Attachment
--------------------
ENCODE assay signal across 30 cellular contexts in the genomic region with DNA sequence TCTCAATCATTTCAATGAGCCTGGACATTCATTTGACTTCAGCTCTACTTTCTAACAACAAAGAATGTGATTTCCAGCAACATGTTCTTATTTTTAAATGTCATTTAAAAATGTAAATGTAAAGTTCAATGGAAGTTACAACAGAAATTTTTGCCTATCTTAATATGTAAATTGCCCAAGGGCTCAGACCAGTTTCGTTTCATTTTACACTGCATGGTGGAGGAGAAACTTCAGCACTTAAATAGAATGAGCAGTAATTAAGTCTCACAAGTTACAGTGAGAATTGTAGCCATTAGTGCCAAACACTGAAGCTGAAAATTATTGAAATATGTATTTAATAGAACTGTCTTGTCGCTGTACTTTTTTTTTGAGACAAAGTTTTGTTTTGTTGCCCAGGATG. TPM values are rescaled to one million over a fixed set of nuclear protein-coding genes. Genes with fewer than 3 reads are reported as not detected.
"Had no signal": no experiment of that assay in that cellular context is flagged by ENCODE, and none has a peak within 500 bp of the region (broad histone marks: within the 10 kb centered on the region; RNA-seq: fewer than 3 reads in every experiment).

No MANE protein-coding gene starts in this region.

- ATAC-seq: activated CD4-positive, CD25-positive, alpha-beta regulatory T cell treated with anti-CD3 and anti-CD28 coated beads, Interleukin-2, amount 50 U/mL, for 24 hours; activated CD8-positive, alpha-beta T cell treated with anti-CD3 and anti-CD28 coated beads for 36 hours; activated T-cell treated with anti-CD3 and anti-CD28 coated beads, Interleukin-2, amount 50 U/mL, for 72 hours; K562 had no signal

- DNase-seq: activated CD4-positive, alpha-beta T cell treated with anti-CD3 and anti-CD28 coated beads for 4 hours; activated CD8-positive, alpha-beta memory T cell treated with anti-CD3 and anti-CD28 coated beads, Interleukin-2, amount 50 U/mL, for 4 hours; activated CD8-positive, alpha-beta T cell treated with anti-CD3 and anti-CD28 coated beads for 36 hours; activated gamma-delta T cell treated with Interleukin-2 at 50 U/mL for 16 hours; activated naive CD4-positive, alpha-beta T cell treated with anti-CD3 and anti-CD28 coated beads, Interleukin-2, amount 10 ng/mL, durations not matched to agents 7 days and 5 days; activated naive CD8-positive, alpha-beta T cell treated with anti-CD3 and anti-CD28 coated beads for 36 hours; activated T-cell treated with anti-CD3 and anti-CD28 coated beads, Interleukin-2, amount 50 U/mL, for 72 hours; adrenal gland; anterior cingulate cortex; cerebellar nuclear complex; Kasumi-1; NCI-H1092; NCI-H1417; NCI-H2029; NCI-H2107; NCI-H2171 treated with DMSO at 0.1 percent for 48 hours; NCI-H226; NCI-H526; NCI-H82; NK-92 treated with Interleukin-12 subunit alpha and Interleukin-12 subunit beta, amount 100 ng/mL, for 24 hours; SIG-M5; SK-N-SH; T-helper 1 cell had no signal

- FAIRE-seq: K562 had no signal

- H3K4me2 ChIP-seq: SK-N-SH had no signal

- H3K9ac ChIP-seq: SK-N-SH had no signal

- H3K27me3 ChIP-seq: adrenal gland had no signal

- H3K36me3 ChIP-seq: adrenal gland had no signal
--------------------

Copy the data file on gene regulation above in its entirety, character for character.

ENCODE assay signal across 30 cellular contexts in the genomic region with DNA sequence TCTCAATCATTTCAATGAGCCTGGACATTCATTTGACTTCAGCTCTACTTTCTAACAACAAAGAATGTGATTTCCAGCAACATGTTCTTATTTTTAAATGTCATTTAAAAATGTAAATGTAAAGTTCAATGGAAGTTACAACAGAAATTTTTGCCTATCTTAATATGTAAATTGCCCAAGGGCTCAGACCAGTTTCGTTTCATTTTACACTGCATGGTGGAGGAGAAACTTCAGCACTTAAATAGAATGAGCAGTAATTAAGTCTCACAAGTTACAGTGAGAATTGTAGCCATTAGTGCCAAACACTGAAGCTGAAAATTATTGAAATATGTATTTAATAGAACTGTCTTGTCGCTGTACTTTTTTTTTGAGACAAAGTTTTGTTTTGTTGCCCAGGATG. TPM values are rescaled to one million over a fixed set of nuclear protein-coding genes. Genes with fewer than 3 reads are reported as not detected.
"Had no signal": no experiment of that assay in that cellular context is flagged by ENCODE, and none has a peak within 500 bp of the region (broad histone marks: within the 10 kb centered on the region; RNA-seq: fewer than 3 reads in every experiment).

No MANE protein-coding gene starts in this region.

- ATAC-seq: activated CD4-positive, CD25-positive, alpha-beta regulatory T cell treated with anti-CD3 and anti-CD28 coated beads, Interleukin-2, amount 50 U/mL, for 24 hours; activated CD8-positive, alpha-beta T cell treated with anti-CD3 and anti-CD28 coated beads for 36 hours; activated T-cell treated with anti-CD3 and anti-CD28 coated beads, Interleukin-2, amount 50 U/mL, for 72 hours; K562 had no signal

- DNase-seq: activated CD4-positive, alpha-beta T cell treated with anti-CD3 and anti-CD28 coated beads for 4 hours; activated CD8-positive, alpha-beta memory T cell treated with anti-CD3 and anti-CD28 coated beads, Interleukin-2, amount 50 U/mL, for 4 hours; activated CD8-positive, alpha-beta T cell treated with anti-CD3 and anti-CD28 coated beads for 36 hours; activated gamma-delta T cell treated with Interleukin-2 at 50 U/mL for 16 hours; activated naive CD4-positive, alpha-beta T cell treated with anti-CD3 and anti-CD28 coated beads, Interleukin-2, amount 10 ng/mL, durations not matched to agents 7 days and 5 days; activated naive CD8-positive, alpha-beta T cell treated with anti-CD3 and anti-CD28 coated beads for 36 hours; activated T-cell treated with anti-CD3 and anti-CD28 coated beads, Interleukin-2, amount 50 U/mL, for 72 hours; adrenal gland; anterior cingulate cortex; cerebellar nuclear complex; Kasumi-1; NCI-H1092; NCI-H1417; NCI-H2029; NCI-H2107; NCI-H2171 treated with DMSO at 0.1 percent for 48 hours; NCI-H226; NCI-H526; NCI-H82; NK-92 treated with Interleukin-12 subunit alpha and Interleukin-12 subunit beta, amount 100 ng/mL, for 24 hours; SIG-M5; SK-N-SH; T-helper 1 cell had no signal

- FAIRE-seq: K562 had no signal

- H3K4me2 ChIP-seq: SK-N-SH had no signal

- H3K9ac ChIP-seq: SK-N-SH had no signal

- H3K27me3 ChIP-seq: adrenal gland had no signal

- H3K36me3 ChIP-seq: adrenal gland had no signal